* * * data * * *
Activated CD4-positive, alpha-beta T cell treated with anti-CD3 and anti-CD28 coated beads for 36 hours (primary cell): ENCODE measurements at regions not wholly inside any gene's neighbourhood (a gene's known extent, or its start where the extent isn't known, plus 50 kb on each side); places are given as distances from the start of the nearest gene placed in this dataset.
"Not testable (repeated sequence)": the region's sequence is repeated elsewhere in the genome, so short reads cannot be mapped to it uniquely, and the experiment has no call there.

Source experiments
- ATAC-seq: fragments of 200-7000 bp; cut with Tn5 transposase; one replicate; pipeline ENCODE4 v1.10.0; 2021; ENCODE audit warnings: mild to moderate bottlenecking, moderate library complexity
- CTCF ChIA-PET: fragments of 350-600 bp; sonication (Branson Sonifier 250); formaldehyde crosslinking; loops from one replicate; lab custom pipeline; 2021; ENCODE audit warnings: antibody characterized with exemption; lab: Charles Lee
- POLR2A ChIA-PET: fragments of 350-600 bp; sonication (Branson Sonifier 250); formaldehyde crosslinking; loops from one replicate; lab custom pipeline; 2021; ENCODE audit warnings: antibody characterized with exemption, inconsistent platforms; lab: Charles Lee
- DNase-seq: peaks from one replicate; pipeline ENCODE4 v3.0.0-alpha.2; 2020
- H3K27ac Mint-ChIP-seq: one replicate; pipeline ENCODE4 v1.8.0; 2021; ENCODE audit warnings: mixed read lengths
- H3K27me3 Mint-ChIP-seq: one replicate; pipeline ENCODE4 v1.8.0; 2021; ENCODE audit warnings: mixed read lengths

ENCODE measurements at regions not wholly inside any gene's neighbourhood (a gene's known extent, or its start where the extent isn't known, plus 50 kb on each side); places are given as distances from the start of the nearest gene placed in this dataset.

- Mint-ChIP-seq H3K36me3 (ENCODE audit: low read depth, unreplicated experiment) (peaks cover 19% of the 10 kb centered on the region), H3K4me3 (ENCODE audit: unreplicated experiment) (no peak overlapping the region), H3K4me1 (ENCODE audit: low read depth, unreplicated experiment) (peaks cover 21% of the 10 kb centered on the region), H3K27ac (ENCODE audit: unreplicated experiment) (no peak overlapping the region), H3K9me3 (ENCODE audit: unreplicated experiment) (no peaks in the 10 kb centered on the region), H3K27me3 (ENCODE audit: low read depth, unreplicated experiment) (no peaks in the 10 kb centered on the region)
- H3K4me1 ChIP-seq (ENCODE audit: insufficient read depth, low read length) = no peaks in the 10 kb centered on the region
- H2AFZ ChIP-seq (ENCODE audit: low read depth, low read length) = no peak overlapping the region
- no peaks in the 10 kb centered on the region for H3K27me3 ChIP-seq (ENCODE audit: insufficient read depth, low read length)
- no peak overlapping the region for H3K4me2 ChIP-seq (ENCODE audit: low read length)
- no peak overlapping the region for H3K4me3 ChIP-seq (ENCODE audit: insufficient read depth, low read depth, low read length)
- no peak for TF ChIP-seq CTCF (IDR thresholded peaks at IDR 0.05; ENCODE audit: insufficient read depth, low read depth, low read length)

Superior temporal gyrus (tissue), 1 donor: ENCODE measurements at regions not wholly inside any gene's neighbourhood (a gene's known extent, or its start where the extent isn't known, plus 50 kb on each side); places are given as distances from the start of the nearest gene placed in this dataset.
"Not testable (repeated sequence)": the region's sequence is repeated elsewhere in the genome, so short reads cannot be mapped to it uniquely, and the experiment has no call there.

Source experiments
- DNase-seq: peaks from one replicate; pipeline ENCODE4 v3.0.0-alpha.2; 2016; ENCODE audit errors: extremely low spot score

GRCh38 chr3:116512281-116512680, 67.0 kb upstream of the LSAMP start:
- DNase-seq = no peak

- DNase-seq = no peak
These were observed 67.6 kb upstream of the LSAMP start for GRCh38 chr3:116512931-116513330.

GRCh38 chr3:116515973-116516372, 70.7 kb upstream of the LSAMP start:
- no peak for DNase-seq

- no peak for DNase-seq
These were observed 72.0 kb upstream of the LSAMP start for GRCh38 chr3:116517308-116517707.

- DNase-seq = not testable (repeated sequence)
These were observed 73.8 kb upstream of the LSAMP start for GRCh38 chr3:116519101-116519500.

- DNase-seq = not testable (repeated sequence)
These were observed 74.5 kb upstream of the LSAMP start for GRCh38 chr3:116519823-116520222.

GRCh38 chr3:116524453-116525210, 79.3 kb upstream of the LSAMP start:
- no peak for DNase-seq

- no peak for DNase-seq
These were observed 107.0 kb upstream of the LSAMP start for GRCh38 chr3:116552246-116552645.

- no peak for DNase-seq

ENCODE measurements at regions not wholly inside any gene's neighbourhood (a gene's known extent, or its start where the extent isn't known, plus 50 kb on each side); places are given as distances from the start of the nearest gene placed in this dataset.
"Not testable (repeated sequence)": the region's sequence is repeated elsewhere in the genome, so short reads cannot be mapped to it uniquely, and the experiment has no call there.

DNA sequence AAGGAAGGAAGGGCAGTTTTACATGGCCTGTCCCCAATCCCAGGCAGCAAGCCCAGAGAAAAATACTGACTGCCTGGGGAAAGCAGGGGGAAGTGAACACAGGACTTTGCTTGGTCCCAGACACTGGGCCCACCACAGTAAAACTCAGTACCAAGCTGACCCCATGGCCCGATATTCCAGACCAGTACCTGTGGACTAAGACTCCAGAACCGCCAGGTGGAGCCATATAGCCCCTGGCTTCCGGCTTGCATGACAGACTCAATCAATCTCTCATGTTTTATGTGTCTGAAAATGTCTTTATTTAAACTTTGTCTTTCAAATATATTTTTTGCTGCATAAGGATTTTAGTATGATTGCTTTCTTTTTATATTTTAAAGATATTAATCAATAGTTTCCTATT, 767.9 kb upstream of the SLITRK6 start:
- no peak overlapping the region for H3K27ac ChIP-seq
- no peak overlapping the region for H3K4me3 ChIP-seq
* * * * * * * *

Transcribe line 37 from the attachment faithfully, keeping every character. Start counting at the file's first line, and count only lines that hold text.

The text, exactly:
These were observed 107.0 kb upstream of the LSAMP start for GRCh38 chr3:116552246-116552645.